A mapping between metric spaces is L-bi-Lipschitz if it stretches distances by a factor of at most L, and compresses them by a factor no worse than 1/L. A basic problem in geometric analysis is to determine when one metric space can be bi-Lipschitz embedded in another, and if so, to estimate the optimal bi-Lipschitz constant. In recent years this question has generated great interest in Computer Science, since many data sets can be represented as metric spaces, and associated algorithms can be simplified, improved, or estimated, provided one knows that the metric space space in question can be bi-Lipschitz embedded (with controlled bi-Lipschitz constant) in a nice space, such as L^2 or L^1.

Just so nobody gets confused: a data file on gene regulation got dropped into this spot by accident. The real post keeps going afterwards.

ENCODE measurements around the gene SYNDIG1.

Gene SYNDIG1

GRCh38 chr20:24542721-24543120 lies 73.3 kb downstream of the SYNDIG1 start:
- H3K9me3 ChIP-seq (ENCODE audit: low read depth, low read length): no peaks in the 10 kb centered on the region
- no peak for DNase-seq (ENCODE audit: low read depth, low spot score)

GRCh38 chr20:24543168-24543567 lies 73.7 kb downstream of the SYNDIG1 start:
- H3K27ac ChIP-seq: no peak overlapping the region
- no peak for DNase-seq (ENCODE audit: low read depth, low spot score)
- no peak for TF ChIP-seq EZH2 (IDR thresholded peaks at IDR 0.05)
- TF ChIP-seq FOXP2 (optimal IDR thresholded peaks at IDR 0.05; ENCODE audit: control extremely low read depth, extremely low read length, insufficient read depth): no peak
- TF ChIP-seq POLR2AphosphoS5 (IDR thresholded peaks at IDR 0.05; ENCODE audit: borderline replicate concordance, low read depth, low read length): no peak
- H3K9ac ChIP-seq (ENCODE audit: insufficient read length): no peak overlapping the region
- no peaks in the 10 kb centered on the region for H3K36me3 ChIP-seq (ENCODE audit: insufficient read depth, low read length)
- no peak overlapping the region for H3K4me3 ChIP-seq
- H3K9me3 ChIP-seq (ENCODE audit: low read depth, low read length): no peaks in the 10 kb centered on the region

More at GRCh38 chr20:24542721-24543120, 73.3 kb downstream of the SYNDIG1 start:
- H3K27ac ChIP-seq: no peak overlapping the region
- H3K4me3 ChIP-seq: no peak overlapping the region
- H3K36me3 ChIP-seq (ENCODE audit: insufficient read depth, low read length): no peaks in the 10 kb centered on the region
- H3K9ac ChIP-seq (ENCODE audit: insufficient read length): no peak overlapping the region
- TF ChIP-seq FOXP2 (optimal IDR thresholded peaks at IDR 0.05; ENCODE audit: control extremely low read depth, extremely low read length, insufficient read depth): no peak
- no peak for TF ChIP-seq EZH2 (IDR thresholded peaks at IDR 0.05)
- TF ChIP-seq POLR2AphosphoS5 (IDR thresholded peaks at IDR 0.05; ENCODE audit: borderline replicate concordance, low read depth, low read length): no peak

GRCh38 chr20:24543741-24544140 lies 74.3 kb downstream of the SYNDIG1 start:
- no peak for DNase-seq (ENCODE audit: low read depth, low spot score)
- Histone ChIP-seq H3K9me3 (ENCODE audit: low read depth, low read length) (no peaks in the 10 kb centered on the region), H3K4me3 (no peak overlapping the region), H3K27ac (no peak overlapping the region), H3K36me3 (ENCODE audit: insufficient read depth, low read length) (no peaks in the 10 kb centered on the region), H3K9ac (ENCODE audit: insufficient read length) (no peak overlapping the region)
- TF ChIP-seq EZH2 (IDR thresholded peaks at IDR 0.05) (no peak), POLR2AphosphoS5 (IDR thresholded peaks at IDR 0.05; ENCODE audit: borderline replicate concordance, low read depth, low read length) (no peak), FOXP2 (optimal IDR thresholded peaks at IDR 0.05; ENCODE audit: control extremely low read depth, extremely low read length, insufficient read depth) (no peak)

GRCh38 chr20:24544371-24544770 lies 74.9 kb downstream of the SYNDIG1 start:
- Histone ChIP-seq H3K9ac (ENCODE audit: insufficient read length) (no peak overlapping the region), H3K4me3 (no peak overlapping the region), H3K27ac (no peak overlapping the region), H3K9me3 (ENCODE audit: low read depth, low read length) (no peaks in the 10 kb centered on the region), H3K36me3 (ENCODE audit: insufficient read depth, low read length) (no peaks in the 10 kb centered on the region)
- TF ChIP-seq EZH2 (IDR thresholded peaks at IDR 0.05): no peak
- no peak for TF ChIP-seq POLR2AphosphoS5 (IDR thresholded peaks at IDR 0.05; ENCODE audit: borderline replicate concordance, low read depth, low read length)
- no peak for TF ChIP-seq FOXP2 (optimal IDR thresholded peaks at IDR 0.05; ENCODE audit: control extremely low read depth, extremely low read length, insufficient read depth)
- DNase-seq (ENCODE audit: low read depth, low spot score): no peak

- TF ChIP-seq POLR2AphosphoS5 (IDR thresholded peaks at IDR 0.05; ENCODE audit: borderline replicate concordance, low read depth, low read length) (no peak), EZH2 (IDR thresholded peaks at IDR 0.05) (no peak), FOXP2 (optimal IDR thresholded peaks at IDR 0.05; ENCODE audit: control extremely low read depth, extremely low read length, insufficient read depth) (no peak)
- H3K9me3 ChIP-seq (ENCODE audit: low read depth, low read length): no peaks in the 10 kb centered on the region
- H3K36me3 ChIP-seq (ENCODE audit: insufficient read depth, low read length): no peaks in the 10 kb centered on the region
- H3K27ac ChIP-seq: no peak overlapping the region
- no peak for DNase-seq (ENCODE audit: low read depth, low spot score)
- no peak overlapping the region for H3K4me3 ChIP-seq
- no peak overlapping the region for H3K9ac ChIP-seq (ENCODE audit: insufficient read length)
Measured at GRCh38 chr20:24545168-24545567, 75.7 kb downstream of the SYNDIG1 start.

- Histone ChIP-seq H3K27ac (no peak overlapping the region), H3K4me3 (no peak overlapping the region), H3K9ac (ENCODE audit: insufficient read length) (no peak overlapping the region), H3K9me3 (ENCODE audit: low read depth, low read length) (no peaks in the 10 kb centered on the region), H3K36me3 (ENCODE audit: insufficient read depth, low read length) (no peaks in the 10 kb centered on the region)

The lecture will discuss several new existence and non-existence results for bi-Lipschitz embeddings into Banach spaces. The second part of the lecture will focus on the case when the target it L^1. Here a crucial role is played by a new connection with functions of bounded variation, and some very recent advances in geometric measure theory.

This is joint work with Jeff Cheeger.